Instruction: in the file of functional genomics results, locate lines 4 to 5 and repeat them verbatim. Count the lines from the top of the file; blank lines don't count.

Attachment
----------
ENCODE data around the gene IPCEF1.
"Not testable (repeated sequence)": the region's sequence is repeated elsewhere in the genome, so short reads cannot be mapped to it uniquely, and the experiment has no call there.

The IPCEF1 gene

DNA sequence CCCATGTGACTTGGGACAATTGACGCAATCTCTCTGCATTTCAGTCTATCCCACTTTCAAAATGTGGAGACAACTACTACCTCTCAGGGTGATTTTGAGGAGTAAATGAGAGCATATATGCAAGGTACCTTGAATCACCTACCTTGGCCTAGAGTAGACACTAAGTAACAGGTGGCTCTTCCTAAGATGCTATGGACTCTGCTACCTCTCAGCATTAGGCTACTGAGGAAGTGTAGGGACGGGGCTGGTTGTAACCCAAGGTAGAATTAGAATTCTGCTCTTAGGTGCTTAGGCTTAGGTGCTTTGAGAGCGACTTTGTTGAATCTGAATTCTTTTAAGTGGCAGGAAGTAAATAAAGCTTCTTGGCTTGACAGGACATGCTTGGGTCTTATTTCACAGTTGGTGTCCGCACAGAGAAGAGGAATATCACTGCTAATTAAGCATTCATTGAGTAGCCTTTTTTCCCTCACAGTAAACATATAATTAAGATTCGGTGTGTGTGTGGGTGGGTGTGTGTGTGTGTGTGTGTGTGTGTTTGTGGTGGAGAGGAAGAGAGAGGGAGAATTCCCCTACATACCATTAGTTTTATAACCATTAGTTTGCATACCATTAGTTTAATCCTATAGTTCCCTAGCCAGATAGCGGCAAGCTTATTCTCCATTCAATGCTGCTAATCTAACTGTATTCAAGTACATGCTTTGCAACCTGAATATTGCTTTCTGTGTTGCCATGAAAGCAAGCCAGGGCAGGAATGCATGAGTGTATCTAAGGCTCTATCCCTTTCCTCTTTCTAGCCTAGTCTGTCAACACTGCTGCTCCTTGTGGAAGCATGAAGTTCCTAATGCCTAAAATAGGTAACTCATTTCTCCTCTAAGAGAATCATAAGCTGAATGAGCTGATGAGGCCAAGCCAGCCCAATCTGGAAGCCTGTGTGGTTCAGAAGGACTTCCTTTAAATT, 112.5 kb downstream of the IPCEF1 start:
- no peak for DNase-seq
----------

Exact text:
DNA sequence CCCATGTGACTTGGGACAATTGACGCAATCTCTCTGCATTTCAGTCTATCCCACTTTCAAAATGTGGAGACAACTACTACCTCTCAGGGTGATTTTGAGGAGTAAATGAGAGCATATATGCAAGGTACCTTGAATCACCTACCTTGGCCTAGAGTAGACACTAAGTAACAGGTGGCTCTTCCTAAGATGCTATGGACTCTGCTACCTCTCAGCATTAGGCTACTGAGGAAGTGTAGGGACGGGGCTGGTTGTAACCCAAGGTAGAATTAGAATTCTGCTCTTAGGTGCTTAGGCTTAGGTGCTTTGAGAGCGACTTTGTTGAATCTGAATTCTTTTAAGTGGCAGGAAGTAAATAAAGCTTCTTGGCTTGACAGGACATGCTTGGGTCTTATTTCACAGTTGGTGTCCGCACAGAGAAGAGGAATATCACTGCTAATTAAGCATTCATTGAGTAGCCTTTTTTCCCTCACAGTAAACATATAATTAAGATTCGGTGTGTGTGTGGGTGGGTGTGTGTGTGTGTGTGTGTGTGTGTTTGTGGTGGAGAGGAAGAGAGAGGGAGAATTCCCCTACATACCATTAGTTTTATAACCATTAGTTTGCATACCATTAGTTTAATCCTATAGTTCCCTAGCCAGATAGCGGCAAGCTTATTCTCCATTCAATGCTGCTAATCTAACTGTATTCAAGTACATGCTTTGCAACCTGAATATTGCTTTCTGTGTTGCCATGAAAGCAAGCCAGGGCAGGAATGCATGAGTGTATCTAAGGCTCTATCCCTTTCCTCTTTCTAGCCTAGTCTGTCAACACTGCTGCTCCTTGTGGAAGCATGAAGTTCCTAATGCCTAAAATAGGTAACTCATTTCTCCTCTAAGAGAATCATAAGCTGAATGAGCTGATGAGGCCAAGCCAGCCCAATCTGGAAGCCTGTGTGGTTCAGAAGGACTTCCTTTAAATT, 112.5 kb downstream of the IPCEF1 start:
- no peak for DNase-seq